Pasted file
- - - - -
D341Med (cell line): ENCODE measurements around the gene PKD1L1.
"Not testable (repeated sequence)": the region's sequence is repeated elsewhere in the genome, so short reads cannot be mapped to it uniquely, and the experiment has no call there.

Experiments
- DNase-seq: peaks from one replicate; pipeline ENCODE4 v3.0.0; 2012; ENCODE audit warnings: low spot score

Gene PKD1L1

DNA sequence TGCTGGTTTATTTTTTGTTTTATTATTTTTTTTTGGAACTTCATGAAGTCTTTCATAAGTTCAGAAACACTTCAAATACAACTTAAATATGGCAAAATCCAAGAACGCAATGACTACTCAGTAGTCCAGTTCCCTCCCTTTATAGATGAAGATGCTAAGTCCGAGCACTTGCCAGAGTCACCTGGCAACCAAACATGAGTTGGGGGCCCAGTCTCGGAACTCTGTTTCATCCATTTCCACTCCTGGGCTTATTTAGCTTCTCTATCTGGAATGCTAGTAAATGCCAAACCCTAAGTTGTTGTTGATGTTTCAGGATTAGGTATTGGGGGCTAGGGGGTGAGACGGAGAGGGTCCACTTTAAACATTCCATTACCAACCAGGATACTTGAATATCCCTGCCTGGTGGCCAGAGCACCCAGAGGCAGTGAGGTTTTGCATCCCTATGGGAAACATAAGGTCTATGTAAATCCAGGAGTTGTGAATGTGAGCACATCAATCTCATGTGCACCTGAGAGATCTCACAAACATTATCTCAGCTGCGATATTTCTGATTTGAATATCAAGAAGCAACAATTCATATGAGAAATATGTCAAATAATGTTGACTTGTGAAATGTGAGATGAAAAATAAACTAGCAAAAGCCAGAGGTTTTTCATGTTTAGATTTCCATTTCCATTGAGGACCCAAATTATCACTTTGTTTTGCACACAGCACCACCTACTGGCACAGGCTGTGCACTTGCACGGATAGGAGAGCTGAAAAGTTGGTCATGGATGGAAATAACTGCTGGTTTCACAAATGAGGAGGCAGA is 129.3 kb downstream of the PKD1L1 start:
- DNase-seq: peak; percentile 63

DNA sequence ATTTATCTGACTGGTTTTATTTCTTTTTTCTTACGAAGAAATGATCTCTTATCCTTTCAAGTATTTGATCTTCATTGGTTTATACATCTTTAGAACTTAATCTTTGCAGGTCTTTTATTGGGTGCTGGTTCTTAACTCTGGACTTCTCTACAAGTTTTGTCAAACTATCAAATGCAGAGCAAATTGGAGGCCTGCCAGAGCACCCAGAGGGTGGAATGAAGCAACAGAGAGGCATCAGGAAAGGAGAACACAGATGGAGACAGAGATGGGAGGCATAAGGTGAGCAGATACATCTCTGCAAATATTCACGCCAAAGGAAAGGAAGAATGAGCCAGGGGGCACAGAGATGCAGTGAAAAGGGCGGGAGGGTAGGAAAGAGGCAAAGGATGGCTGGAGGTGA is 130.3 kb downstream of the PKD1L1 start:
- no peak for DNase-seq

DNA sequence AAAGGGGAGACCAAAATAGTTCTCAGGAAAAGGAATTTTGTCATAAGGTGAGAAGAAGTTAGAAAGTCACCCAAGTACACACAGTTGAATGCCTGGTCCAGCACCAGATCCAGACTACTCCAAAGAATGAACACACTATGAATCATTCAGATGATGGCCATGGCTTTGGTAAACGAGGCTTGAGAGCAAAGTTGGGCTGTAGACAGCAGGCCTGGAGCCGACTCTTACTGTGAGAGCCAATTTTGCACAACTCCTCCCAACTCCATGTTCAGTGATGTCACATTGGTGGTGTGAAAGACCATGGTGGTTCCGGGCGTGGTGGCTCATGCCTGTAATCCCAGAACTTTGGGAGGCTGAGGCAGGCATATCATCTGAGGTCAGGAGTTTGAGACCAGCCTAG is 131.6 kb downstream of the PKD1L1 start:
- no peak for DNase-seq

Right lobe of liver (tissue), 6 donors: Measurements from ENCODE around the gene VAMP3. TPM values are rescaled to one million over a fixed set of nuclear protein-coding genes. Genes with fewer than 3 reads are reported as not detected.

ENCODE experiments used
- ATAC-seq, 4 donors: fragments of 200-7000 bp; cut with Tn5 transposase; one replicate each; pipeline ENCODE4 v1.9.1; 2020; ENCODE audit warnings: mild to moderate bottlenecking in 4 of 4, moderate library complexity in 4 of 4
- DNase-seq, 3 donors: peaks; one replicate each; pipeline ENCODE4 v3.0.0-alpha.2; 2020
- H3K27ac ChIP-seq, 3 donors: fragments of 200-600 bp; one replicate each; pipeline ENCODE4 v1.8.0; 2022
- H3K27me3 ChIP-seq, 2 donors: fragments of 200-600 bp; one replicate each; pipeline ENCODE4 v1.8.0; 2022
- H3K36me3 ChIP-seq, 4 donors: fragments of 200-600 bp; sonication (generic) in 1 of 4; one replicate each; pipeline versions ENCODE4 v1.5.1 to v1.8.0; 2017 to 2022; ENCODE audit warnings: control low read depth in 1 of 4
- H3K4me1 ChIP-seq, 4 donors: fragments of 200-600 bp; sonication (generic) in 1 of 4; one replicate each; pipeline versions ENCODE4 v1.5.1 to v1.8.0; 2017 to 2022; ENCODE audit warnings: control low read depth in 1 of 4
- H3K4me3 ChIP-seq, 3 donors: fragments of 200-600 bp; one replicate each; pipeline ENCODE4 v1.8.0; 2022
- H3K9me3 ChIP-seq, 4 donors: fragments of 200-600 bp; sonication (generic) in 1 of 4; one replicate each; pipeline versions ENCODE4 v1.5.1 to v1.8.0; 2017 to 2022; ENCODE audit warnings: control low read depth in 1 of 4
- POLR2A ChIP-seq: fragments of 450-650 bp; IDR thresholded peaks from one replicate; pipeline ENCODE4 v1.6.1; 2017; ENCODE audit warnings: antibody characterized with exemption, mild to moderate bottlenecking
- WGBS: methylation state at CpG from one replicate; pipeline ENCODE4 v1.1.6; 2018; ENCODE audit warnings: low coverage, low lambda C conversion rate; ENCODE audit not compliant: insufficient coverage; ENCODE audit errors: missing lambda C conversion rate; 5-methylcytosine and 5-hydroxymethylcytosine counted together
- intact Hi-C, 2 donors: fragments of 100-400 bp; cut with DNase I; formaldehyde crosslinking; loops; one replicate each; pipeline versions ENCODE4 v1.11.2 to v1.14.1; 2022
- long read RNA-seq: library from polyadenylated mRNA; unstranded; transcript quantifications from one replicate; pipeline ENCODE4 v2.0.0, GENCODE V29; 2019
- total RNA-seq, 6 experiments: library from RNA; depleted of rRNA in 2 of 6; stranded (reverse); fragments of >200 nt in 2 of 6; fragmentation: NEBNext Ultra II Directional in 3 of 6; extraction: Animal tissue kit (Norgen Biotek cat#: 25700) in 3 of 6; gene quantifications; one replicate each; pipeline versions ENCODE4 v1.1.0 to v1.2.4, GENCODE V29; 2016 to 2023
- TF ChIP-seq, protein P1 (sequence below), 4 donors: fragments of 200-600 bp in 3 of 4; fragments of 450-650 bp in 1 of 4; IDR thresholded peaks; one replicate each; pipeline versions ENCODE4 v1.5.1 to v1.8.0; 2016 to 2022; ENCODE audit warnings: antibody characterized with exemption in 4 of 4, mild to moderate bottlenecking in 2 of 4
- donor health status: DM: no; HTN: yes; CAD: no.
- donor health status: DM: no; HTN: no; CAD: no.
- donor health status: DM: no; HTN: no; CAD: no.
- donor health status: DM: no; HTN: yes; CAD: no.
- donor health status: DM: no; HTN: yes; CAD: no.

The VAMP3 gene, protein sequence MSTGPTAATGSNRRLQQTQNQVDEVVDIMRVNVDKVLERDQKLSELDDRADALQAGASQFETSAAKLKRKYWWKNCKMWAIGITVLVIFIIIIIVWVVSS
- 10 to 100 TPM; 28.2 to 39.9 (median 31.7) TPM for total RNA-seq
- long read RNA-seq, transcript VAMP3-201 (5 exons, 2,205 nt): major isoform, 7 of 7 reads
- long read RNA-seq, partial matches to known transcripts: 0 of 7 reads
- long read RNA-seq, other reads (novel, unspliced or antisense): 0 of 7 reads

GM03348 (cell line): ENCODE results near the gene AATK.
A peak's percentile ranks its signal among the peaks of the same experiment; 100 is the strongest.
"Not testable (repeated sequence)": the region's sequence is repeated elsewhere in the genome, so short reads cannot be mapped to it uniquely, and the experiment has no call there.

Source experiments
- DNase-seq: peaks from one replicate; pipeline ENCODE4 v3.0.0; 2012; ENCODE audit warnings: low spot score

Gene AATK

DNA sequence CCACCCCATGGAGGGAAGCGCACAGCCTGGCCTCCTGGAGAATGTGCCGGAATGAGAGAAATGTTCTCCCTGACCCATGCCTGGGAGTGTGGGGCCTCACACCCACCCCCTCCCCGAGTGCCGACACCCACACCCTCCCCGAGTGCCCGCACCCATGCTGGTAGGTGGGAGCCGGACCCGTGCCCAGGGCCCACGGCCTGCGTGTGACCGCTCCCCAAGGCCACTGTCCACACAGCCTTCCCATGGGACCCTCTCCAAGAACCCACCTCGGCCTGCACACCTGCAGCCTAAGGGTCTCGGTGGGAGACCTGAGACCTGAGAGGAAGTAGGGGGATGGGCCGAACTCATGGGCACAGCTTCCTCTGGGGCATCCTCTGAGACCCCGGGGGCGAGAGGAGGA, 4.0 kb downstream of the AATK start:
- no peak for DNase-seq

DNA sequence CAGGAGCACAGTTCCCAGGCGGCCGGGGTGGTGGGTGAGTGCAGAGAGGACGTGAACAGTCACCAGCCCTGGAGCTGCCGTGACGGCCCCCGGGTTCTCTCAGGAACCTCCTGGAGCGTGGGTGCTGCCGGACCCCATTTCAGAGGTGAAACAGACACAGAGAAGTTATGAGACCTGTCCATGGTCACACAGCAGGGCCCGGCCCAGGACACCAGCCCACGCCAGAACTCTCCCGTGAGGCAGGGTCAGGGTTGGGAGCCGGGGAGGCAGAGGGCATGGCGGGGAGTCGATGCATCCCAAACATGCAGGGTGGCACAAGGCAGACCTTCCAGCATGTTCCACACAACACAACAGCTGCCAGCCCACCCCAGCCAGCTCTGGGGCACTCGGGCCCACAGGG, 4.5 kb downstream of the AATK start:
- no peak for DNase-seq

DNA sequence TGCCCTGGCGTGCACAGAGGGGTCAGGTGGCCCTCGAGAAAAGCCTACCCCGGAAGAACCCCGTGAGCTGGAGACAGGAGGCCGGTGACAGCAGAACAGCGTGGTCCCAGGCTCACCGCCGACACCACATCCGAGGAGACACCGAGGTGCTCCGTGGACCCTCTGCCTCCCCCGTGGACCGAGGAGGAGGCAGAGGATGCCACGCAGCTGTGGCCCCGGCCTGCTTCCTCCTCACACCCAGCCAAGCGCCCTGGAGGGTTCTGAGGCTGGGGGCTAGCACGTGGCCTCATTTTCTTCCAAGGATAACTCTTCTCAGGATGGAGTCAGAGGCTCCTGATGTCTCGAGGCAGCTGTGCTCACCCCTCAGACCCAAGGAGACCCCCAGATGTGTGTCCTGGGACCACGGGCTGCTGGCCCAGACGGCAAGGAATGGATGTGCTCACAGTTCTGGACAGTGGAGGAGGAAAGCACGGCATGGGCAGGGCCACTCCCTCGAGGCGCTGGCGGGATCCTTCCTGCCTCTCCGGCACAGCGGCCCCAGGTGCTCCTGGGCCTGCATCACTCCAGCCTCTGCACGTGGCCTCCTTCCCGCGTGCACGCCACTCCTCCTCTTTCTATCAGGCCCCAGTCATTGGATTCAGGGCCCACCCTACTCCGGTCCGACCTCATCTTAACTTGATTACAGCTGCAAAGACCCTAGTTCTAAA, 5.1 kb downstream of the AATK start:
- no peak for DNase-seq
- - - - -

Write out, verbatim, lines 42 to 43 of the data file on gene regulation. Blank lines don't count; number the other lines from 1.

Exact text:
- DNase-seq: peaks from one replicate; pipeline ENCODE4 v3.0.0; 2012; ENCODE audit warnings: low spot score

Gene AATK